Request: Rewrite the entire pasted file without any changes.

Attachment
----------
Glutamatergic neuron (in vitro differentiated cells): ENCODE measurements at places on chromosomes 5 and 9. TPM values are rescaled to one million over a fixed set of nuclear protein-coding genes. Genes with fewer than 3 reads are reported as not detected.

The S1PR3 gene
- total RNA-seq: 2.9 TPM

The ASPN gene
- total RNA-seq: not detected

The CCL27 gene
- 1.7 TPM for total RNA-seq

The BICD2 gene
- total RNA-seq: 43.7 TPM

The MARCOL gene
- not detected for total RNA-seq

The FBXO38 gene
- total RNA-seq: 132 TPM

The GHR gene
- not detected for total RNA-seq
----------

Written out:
Glutamatergic neuron (in vitro differentiated cells): ENCODE measurements at places on chromosomes 5 and 9. TPM values are rescaled to one million over a fixed set of nuclear protein-coding genes. Genes with fewer than 3 reads are reported as not detected.

The S1PR3 gene
- total RNA-seq: 2.9 TPM

The ASPN gene
- total RNA-seq: not detected

The CCL27 gene
- 1.7 TPM for total RNA-seq

The BICD2 gene
- total RNA-seq: 43.7 TPM

The MARCOL gene
- not detected for total RNA-seq

The FBXO38 gene
- total RNA-seq: 132 TPM

The GHR gene
- not detected for total RNA-seq